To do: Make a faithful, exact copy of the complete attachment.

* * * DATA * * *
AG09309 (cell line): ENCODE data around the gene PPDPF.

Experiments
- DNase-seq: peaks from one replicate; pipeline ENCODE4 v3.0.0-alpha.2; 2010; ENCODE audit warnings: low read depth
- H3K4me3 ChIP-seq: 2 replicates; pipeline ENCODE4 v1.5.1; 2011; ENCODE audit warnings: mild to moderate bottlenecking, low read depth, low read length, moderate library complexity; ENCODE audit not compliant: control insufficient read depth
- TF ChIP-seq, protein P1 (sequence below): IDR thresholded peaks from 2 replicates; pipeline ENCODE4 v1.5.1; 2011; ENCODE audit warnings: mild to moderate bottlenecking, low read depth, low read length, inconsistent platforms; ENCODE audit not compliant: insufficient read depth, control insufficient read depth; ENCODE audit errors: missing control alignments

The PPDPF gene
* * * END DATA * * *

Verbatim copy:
AG09309 (cell line): ENCODE data around the gene PPDPF.

Experiments
- DNase-seq: peaks from one replicate; pipeline ENCODE4 v3.0.0-alpha.2; 2010; ENCODE audit warnings: low read depth
- H3K4me3 ChIP-seq: 2 replicates; pipeline ENCODE4 v1.5.1; 2011; ENCODE audit warnings: mild to moderate bottlenecking, low read depth, low read length, moderate library complexity; ENCODE audit not compliant: control insufficient read depth
- TF ChIP-seq, protein P1 (sequence below): IDR thresholded peaks from 2 replicates; pipeline ENCODE4 v1.5.1; 2011; ENCODE audit warnings: mild to moderate bottlenecking, low read depth, low read length, inconsistent platforms; ENCODE audit not compliant: insufficient read depth, control insufficient read depth; ENCODE audit errors: missing control alignments

The PPDPF gene